So I snooped around the topic on infusing vodkas in the hopes of finding something I'd like to have on hand. I wrote down a few ideas (ginger and lemon grass from our garden? rosemary?) but whenever I tried to figure out what the hell I'd do with them, I drew a blank. There's a reason that I don't have flavored vodkas on hand: I never use them. (I also find their names idiotic, but that's another topic.)
So I asked Janet what I should do, and she told me a penny-pinching tale from her past in which she sought to transform some cheap vodka and juniper berries into gin. And, well, that clinched it.
I'm gonna make me some gin. I have no idea how, but that's where y'all come in. From a quick perusal, I think I'm looking at small quantities of a couple dozen ingredients. Here's the most useful list I've found so far, from cocktail.com, on the subject:
Gin derives its main characteristic flavor from juniper berries. In addition to juniper berries, other botanicals may be used, including angelica root, anise, coriander, caraway seeds, lime, lemon and orange peel, licorice, calmus, cardamom, cassia bark, orris root, and bitter almonds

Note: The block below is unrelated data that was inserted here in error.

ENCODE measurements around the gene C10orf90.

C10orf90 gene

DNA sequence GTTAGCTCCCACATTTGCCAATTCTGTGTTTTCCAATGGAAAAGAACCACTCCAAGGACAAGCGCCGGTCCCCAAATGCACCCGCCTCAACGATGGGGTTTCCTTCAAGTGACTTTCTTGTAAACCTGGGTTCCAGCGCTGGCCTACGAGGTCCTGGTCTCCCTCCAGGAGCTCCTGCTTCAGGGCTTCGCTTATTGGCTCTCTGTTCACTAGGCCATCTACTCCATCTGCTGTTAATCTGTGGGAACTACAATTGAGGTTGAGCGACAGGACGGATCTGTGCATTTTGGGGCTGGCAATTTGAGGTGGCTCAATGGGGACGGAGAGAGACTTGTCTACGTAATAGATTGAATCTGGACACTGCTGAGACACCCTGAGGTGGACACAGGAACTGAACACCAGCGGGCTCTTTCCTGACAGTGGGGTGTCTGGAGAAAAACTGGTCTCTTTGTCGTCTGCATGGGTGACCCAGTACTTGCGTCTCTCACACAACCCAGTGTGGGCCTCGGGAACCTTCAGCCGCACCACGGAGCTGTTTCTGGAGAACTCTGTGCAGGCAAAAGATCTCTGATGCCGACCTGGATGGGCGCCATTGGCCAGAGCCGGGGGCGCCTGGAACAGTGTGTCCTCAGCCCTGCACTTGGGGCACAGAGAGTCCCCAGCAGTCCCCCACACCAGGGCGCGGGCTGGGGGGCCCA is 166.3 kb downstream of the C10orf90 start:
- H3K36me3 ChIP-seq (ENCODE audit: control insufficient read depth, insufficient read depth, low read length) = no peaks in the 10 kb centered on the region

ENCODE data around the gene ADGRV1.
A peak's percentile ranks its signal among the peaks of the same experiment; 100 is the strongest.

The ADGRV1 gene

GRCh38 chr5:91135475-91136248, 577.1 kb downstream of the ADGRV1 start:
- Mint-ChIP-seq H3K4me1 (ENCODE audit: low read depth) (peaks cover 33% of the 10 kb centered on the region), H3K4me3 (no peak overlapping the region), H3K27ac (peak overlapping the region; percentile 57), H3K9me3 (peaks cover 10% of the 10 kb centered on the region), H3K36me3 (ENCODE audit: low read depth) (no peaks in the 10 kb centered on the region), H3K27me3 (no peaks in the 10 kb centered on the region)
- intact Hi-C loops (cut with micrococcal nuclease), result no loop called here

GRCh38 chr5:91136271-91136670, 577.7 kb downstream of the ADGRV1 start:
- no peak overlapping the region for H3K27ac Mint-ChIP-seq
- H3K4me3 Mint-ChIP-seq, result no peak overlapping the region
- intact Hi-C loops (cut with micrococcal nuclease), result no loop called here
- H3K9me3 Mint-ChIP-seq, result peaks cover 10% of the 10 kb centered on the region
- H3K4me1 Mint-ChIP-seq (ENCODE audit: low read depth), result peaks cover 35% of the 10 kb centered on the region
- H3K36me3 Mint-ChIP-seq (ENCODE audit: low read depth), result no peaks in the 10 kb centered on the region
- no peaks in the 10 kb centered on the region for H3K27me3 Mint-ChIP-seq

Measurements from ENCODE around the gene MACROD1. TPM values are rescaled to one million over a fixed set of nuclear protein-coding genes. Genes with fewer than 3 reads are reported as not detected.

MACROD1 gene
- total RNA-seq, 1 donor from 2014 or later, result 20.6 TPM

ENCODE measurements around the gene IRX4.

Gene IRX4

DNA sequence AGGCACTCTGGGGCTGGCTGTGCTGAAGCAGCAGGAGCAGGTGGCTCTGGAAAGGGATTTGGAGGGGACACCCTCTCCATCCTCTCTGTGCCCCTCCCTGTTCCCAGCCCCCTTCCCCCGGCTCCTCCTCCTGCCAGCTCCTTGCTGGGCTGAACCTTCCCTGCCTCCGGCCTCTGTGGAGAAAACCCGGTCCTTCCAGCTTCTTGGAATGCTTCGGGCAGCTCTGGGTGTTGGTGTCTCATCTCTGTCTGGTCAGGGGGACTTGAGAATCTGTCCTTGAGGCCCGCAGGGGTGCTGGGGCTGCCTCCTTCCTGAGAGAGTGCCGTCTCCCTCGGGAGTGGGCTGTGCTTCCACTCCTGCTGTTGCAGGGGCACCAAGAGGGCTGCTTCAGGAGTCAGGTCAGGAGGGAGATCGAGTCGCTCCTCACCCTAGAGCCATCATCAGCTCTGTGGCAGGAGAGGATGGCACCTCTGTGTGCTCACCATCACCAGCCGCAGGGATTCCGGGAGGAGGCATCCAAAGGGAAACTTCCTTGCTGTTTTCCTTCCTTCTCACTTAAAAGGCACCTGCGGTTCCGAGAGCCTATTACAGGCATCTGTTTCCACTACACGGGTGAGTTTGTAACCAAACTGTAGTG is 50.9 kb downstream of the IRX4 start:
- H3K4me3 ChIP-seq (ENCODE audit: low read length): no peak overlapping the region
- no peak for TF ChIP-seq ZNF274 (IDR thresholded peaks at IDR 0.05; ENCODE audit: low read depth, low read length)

Right now, I've got the items in bold on hand and feel that I can probably get started without angelica, calmus, orris, and bitter almonds, right? So the question is the initial recipe: I obviously want an assertive juniper flavor and far more subtle nuances of the rest, but I've few ideas about how those nuances would best transfer to the vodka in terms of time and proportions. And, of course, what's missing from that list?
One last thing. I keep Tanqueray on hand for martinis and Plymouth on hand for mixing, and when I can I grab a bottle of Hendricks. It might be interesting to try to match one of those, but, frankly, if I can produce something that doesn't taste like swill I'll consider this a raving success.
Of course, if I can convince a few other people to try this out, I'll feel a little less insane. Any takers?